Portal:Mathematics
The Mathematics Portal
Mathematics is the study of numbers, quantity, space, pattern, structure, and change. Mathematics is used throughout the world as an essential tool in many fields, including natural science, engineering, medicine, and the social sciences. Applied mathematics, the branch of mathematics concerned with application of mathematical knowledge to other fields, inspires and makes use of new mathematical discoveries and sometimes leads to the development of entirely new mathematical disciplines, such as statistics and game theory. Mathematicians also engage in pure mathematics, or mathematics for its own sake, without having any application in mind. There is no clear line separating pure and applied mathematics, and practical applications for what began as pure mathematics are often discovered.
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Example of a four color map Image credit: User:Inductiveload |
The four color theorem states that given any plane separated into regions, such as a political map of the counties of a state, the regions may be colored using no more than four colors in such a way that no two adjacent regions receive the same color. Two regions are called adjacent if they share a border segment, not just a point. "Color by Number" worksheets and exercises, which combine learning art and math for people of young ages, are a good example of the four color theorem.
It is often the case that using only three colors is inadequate. This applies already to the map with one region surrounded by three other regions (even though with an even number of surrounding countries three colors are enough) and it is not at all difficult to prove that five colors are sufficient to color a map.
The four color theorem was the first major theorem to be proven using a computer, and the proof is disputed by some mathematicians because it would be infeasible for a human to verify by hand (see computer-aided proof). Ultimately, in order to believe the proof, one has to have faith in the correctness of the compiler and hardware executing the program used for the proof.
The lack of mathematical elegance was another factor, and to paraphrase comments of the time, "a good mathematical proof is like a poem — this is a telephone directory!"
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Quicksort (also known as the partition-exchange sort) is an efficient sorting algorithm that works for items of any type for which a total order (i.e., "≤") relation is defined. This animation shows how the algorithm partitions the input array (here a random permutation of the numbers 1 through 33) into two smaller arrays based on a selected pivot element (bar marked in red, here always chosen to be the last element in the array under consideration), by swapping elements between the two sub-arrays so that those in the first (on the left) end up all smaller than the pivot element's value (horizontal blue line) and those in the second (on the right) all larger. The pivot element is then moved to a position between the two sub-arrays; at this point, the pivot element is in its final position and will never be moved again. The algorithm then proceeds to recursively apply the same procedure to each of the smaller arrays, partitioning and rearranging the elements until there are no sub-arrays longer than one element left to process. (As can be seen in the animation, the algorithm actually sorts all left-hand sub-arrays first, and then starts to process the right-hand sub-arrays.) First developed by Tony Hoare in 1959, quicksort is still a commonly used algorithm for sorting in computer applications. On the average, it requires O(n log n) comparisons to sort n items, which compares favorably to other popular sorting methods, including merge sort and heapsort. Unfortunately, on rare occasions (including cases where the input is already sorted or contains items that are all equal) quicksort requires a worst-case O(n^{2}) comparisons, while the other two methods remain O(n log n) in their worst cases. Still, when implemented well, quicksort can be about two or three times faster than its main competitors. Unlike merge sort, the standard implementation of quicksort does not preserve the order of equal input items (it is not stable), although stable versions of the algorithm do exist at the expense of requiring O(n) additional storage space. Other variations are based on different ways of choosing the pivot element (for example, choosing a random element instead of always using the last one), using more than one pivot, switching to an insertion sort when the sub-arrays have shrunk to a sufficiently small length, and using a three-way partitioning scheme (grouping items into those smaller, larger, and equal to the pivot—a modification that can turn the worst-case scenario of all-equal input values into the best case). Because of the algorithm's "divide and conquer" approach, parts of it can be done in parallel (in particular, the processing of the left and right sub-arrays can be done simultaneously). However, other sorting algorithms (including merge sort) experience much greater speed increases when performed in parallel.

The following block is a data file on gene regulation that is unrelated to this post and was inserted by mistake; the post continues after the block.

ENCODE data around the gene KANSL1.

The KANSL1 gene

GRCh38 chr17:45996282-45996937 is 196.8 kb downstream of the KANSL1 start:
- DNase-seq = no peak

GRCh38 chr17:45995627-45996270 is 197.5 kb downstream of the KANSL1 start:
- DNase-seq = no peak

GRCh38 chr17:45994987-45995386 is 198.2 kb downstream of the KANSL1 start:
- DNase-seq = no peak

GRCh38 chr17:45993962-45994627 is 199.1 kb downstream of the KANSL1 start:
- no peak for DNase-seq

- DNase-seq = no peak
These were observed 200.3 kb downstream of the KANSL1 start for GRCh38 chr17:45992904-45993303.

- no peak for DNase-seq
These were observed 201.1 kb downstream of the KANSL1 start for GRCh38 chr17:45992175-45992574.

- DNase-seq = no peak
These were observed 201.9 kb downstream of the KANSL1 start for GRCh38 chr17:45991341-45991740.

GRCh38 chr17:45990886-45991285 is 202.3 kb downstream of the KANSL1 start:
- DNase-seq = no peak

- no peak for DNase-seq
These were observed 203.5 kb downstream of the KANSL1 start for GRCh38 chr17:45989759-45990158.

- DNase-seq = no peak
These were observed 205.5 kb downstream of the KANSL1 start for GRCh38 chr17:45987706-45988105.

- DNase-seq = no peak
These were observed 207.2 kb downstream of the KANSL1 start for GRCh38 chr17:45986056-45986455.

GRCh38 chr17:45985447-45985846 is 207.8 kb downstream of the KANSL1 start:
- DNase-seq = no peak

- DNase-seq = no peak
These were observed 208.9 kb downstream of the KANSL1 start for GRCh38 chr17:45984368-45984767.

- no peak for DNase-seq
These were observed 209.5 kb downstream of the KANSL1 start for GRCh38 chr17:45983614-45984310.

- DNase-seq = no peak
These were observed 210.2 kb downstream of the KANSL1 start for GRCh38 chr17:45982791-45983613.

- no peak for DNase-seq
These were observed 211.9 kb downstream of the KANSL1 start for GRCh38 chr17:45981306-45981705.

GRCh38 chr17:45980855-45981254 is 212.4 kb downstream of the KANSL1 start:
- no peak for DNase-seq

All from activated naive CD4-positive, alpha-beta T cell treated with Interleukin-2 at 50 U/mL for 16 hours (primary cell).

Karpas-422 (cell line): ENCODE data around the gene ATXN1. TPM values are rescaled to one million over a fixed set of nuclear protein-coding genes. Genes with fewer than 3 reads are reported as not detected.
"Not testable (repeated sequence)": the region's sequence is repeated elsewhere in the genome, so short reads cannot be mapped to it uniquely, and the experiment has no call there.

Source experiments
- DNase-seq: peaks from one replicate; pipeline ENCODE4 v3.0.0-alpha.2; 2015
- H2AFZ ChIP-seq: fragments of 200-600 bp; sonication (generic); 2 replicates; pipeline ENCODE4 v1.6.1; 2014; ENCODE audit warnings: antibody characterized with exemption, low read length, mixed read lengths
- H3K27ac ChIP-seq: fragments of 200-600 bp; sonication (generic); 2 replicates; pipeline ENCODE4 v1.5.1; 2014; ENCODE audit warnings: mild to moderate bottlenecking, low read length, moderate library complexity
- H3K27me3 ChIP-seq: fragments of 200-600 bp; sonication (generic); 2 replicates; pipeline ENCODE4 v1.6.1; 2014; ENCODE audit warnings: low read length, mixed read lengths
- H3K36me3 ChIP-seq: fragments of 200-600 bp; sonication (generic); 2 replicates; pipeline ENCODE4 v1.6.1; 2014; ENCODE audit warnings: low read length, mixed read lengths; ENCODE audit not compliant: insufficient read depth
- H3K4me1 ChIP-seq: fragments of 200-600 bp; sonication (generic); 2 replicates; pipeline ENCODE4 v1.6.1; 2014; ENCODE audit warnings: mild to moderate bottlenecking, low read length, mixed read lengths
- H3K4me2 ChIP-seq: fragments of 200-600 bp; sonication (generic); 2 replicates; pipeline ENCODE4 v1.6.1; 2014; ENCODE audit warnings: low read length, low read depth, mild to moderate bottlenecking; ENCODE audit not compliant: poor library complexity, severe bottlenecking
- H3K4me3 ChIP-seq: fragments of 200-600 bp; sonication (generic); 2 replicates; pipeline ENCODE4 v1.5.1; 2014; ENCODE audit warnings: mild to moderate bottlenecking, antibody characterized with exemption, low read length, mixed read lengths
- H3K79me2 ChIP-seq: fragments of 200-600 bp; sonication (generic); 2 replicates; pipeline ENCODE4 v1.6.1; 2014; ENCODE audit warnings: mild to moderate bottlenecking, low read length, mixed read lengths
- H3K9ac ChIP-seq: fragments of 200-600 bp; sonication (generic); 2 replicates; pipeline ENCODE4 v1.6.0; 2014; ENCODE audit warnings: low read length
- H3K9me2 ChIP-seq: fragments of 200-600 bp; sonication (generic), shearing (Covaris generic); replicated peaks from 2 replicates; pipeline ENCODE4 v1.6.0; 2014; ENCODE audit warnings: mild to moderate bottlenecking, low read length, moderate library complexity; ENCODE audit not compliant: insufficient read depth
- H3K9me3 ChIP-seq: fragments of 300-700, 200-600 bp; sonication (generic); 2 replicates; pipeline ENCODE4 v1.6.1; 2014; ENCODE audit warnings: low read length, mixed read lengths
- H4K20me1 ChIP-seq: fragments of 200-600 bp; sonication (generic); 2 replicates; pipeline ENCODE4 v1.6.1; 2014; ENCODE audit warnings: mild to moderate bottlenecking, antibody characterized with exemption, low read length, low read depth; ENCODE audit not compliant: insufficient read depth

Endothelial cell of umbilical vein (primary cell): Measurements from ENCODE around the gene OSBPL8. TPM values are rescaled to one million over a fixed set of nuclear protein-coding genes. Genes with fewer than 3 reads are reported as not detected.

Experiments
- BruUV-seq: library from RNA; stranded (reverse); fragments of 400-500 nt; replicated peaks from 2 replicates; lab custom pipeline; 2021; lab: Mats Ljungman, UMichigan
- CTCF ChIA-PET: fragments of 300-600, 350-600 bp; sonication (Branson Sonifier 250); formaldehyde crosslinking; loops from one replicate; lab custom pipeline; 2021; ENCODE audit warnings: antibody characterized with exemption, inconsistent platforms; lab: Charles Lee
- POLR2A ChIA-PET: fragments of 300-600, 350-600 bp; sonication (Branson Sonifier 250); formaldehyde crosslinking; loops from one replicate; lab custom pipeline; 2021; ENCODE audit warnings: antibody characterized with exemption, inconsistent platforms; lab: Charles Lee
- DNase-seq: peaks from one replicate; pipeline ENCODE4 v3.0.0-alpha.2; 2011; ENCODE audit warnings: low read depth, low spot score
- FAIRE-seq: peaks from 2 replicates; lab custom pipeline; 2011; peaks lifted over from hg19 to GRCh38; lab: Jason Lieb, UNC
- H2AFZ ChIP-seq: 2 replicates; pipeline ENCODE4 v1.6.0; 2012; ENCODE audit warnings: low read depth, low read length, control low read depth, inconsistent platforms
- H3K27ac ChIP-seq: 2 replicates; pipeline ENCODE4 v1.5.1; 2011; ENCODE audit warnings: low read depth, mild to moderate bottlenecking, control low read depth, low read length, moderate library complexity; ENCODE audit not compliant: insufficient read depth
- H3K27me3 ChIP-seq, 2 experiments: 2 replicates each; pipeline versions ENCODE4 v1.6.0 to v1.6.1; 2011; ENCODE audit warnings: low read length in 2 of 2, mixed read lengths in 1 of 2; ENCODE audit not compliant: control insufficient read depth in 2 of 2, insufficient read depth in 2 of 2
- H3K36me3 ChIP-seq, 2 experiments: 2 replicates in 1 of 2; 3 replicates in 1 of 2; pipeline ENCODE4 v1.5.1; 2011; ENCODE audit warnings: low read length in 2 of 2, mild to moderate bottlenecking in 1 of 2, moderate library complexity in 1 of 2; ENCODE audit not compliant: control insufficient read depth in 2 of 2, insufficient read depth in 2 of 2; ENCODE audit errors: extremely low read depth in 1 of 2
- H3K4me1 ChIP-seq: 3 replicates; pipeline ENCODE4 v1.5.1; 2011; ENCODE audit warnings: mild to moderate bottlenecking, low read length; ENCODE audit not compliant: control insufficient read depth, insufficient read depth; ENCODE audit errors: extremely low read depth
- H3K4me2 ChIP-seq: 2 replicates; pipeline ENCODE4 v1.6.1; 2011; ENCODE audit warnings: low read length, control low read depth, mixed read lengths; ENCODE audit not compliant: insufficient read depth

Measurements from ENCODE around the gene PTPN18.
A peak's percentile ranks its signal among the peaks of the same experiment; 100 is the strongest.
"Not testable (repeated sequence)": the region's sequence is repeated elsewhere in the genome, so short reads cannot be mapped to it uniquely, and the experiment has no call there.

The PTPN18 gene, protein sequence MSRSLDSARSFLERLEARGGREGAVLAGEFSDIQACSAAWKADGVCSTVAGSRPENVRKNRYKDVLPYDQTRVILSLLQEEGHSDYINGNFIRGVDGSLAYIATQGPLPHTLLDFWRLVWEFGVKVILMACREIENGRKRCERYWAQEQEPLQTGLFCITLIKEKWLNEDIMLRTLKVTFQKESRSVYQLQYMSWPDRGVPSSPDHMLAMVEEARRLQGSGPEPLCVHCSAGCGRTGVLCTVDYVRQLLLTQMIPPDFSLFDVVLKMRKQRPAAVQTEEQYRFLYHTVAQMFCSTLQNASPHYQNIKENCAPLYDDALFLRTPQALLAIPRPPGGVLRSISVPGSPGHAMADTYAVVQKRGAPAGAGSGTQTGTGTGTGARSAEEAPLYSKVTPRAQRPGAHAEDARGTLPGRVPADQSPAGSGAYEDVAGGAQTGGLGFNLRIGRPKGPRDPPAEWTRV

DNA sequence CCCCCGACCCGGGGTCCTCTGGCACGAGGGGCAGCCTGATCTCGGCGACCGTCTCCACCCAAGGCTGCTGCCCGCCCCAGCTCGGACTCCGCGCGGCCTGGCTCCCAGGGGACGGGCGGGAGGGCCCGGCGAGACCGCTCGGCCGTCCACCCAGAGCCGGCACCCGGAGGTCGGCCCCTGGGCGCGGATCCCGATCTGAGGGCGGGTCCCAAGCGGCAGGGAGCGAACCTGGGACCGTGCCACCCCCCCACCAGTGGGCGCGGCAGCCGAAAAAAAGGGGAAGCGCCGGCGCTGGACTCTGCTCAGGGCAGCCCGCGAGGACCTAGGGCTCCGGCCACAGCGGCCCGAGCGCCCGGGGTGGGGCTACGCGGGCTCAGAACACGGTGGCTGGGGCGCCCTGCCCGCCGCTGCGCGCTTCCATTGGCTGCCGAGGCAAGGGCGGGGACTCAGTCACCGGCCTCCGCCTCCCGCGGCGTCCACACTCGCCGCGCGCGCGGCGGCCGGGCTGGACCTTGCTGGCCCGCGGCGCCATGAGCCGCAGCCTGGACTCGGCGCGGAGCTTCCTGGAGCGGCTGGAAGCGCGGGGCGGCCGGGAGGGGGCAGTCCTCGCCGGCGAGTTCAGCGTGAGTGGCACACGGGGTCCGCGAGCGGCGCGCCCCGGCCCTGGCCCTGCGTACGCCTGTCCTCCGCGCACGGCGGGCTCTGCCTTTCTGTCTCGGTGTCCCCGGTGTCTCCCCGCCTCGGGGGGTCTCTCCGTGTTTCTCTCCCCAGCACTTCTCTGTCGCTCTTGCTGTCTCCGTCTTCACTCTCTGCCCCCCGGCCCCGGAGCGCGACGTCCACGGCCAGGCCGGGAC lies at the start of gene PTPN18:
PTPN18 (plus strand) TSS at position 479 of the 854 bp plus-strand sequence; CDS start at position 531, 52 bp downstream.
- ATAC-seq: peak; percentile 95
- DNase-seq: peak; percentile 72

Did you know -
- ...that the Rule 184 cellular automaton can simultaneously model the behavior of cars moving in traffic, the accumulation of particles on a surface, and particle-antiparticle annihilation reactions?
- ...that a nonconvex polygon with three convex vertices is called a pseudotriangle?
- ...that the axiom of choice is logically independent of the other axioms of Zermelo–Fraenkel set theory?
- ...that the Pythagorean Theorem generalizes to any three similar shapes on the three sides of a right-angled triangle?
- ...that the orthocenter, circumcenter, centroid and the centre of the nine-point circle all lie on one line, the Euler line?
- ...that an arbitrary quadrilateral will tessellate?
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